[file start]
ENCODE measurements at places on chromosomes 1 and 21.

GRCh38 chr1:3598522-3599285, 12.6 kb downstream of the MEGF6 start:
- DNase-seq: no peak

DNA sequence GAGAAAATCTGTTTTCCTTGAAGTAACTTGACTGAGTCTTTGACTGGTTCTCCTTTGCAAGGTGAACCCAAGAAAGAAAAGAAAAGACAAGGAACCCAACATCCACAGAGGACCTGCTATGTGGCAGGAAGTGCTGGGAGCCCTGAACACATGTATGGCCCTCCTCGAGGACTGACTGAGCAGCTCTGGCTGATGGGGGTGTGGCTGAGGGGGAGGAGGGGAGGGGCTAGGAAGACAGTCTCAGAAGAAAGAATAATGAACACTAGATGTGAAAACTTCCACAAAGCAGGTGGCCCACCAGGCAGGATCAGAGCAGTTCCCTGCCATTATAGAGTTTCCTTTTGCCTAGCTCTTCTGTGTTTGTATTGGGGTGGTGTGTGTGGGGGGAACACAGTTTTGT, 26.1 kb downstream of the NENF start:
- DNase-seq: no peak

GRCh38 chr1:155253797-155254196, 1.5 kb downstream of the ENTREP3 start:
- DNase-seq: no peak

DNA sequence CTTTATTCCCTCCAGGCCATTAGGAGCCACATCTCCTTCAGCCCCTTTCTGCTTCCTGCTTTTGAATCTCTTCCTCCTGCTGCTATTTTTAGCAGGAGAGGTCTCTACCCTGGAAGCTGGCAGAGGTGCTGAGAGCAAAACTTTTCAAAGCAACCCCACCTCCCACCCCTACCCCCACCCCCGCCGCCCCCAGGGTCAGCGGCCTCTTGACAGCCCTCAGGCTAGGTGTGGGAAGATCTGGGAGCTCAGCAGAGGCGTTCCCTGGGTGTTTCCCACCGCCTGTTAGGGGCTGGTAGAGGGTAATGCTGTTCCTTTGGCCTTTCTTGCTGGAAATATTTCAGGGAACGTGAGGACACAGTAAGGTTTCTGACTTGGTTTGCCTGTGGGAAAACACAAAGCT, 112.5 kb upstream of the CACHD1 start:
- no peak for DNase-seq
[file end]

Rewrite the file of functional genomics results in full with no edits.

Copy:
ENCODE measurements at places on chromosomes 1 and 21.

GRCh38 chr1:3598522-3599285, 12.6 kb downstream of the MEGF6 start:
- DNase-seq: no peak

DNA sequence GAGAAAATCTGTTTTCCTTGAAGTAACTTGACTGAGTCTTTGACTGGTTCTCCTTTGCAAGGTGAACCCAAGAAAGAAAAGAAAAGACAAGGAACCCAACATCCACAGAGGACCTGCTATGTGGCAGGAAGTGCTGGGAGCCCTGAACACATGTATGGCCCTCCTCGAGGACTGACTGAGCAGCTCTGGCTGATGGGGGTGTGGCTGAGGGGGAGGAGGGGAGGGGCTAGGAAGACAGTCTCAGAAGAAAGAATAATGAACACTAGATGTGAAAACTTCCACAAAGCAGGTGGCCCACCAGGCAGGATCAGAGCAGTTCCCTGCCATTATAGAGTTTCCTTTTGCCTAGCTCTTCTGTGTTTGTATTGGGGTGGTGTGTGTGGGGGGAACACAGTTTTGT, 26.1 kb downstream of the NENF start:
- DNase-seq: no peak

GRCh38 chr1:155253797-155254196, 1.5 kb downstream of the ENTREP3 start:
- DNase-seq: no peak

DNA sequence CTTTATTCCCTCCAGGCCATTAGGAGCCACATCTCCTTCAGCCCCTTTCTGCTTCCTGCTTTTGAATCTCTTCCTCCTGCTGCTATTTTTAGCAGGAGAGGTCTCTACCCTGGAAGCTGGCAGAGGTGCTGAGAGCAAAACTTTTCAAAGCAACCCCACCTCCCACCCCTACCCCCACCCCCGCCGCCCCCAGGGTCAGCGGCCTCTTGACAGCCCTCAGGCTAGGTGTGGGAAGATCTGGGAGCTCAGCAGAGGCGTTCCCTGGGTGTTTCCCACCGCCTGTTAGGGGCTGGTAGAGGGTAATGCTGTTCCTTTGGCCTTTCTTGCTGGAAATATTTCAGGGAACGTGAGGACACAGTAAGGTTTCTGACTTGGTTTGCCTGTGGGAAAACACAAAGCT, 112.5 kb upstream of the CACHD1 start:
- no peak for DNase-seq